Upon President Barack Obama’s visit to the Standing Rock Sioux Indian Reservation, scheduled for June 13, several Native American journalists are asking that he takes the opportunity to do a sit-down interview with them.
The Native American Journalists Association (NAJA) is leading the charge, with President Mary Hudetz, formerly an editor and reporter with the Associated Press, sending out a press release this week urging Obama to meet with Native media while he is in Indian country.
“NAJA urges the administration to allow journalists working at Native media outlets to have access to Obama during this rare visit by a sitting president to Indian country,” the press release said. “Tribal reporters know their communities and can provide insight and perspective to his visit and efforts to promote tribal sovereignty.”
Obama has previously done sit-down interviews with members of the Hispanic and African-American press, and he answered a questionnaire submitted to him electronically by Indian Country Today Media Network during his 2012 campaign. He has also written two op-eds for ICTMN in the past, with one announcing his current trip to the reservation, along with First Lady Michelle Obama.
But he has never done a sit-down interview with the Native press, and many Native Americans say it is time for that to change.
“President Obama has already set a strong precedent for reaching out and meeting with Native Americans, and addressing their concerns,” says Brian Bull, a Nez Perce citizen and president and chair of Vision Maker Media. “Mr. Obama can help send another positive message by meeting with Indian journalists during his visit to Standing Rock.”
One message that the president could communicate through such an interview is that a free and open press is an important part of the government process, Bull says. “While it is true that the president doesn’t always have press availabilities with media at many other events, the distinction here is that most tribal communities lack free press clauses in their constitutions,” he notes. “And those few that do aren’t always consistent with enforcing it.”
Bull says that this lack of tribal constitutional protection and enforcement often affects Native journalists’ ability to hold their leaders accountable, provide transparency for their communities, and work with the independence necessary to tell their stories without fear of censorship, retribution or harassment.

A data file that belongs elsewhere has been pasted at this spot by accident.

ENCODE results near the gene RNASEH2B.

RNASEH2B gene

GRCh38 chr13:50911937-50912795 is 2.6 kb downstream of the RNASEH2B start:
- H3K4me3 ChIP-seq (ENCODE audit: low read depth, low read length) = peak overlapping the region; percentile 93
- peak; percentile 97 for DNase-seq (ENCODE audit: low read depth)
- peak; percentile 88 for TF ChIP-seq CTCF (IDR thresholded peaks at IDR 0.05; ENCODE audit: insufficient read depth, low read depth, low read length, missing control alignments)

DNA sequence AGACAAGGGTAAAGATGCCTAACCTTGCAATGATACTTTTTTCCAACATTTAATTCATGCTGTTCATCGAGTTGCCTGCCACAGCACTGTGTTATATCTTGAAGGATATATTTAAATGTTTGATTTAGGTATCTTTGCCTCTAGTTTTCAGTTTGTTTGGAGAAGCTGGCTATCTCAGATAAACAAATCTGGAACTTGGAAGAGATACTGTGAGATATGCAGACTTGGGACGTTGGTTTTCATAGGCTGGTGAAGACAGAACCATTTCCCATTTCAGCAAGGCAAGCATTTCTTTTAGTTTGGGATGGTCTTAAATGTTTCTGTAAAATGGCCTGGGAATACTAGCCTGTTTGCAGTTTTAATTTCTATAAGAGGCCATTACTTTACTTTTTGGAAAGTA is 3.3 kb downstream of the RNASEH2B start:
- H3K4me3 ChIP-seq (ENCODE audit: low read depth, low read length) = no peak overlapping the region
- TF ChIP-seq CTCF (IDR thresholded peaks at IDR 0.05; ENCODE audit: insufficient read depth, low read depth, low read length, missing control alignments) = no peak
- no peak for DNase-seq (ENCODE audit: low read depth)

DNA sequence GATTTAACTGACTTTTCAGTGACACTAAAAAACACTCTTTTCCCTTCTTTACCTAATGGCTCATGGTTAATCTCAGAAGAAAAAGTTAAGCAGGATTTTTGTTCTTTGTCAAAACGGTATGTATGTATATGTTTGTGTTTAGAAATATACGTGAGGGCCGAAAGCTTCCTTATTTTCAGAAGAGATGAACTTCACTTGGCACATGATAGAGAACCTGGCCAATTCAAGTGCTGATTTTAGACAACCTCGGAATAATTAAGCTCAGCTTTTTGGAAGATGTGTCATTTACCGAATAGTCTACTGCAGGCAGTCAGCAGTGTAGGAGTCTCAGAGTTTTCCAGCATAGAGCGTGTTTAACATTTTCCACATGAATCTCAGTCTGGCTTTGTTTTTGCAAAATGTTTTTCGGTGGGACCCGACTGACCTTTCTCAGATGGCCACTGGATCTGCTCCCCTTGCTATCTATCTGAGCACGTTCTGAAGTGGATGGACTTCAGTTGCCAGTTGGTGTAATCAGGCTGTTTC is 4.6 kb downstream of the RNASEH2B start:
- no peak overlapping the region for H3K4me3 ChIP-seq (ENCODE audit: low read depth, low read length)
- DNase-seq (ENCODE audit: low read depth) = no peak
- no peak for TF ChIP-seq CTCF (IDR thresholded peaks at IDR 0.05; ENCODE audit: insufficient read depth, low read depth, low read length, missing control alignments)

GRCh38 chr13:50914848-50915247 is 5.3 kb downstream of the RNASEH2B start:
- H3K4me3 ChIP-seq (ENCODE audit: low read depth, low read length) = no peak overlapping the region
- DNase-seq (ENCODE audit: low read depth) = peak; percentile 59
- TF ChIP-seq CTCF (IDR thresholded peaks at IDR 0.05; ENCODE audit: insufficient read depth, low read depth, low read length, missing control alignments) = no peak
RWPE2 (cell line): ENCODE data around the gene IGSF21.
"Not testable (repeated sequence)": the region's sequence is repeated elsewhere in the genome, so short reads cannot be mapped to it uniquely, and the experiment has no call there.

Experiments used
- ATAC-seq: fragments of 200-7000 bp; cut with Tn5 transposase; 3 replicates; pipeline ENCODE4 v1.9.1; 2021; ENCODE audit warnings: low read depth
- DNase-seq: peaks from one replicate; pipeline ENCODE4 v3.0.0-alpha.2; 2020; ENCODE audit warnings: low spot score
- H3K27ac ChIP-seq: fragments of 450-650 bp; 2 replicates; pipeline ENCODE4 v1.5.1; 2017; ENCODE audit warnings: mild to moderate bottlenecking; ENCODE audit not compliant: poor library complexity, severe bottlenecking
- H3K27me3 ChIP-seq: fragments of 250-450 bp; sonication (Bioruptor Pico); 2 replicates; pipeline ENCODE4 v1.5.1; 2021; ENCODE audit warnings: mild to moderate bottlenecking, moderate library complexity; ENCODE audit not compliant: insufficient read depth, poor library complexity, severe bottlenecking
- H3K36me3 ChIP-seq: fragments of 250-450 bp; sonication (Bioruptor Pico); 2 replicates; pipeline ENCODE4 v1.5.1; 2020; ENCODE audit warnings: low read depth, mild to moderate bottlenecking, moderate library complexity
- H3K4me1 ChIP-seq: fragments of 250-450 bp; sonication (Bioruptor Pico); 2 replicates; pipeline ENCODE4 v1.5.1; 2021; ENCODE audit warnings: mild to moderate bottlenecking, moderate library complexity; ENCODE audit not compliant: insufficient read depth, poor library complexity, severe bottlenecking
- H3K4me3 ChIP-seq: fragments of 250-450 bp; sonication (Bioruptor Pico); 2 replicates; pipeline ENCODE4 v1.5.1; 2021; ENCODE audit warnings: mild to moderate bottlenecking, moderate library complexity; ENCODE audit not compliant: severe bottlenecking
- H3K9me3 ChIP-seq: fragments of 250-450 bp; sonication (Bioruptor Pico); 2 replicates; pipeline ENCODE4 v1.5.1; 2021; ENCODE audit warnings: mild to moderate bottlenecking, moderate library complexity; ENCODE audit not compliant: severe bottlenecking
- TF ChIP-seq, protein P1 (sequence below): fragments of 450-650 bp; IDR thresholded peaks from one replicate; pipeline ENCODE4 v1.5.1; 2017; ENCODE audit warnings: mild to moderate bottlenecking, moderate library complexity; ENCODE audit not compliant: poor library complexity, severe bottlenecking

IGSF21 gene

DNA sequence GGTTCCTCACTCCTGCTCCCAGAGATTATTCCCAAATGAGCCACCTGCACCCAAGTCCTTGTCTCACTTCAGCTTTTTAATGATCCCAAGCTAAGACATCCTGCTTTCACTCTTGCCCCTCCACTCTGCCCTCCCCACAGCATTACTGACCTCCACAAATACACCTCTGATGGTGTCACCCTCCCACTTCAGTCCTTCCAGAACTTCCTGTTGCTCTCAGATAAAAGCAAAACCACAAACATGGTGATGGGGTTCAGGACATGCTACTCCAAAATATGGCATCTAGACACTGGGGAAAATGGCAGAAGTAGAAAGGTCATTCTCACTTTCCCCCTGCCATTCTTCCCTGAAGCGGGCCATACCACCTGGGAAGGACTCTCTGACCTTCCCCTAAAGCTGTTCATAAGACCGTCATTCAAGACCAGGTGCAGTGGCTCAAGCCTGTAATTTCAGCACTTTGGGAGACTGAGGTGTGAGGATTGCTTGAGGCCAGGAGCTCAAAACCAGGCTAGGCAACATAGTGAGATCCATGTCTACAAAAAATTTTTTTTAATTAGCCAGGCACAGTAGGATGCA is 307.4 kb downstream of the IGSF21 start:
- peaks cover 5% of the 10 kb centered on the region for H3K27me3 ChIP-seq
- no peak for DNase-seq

“It is a freedom taken for granted by non-Indian journalists, who have not worried about government leaders dictating to them what details to leave out or embellish, or threaten to shut down their press room if negative facts are reported,” Bull says.
“If President Obama grants Indian journalists an opportunity to meet with him and ask questions relevant to their audience, it will reinforce the trust and accessibility effective leaders encourage,” Bull adds. “Whether it’s the Commander in Chief or a tribal chairman, a willingness to be questioned – and yes, at times challenged – is the mark of an open and accommodating administration. It is what Americans everywhere expect and want with their officials, regardless of political affiliation or stature. And journalists are the conduit that lets that happen.”
Journalist Mark Trahant, a citizen of the Shoshone Bannock Tribes, says he has tried to secure a sit-down interview with Obama in the past, but one problem he has come up against involves the many gatekeepers trying to protect the president’s time and interests.
Trahant says the most likely reasons these gatekeepers don’t pass interview requests forward from Native journalists is that there are relatively few such requests, and many Indian-focused reporters work for outlets without major name recognition.
“[It’s] reflective of the invisible nature of Native media,” Trahant says. “For example: when TV news wants an Indian voice it's far more likely to be an advocate than a journalist. That's too bad because the journalist can say things an advocate, even a good one, cannot.”
Trahant says Native journalists should continue to press for a sit-down presidential interview, as he will be doing. “It would be unprecedented for a president to sit down with Native press,” he says. “But it's the right thing to do ... so why not be first?”
Several Native American journalists are expected to be covering the president’s visit to Standing Rock in Cannon Ball, North Dakota. The travel pool covering the event includes an ICTMN correspondent.
So far, the open press portions of the event include the arrival and departure of Air Force One, and following the departure of the president and the first lady from the reservation, media have been invited to attend a ceremony on the reservation.
Reid Walker, a spokesman for the Senate Committee on Indian Affairs, has helped oversee Native media requests involving the event, as has Erin Mulhall with the White House and Christopher Rausch with the tribe.
The White House has not said publicly if the president will make time for interviews during his trip, where he is expected to announce the next steps his administration will take to support jobs, education, and self-determination in Indian country.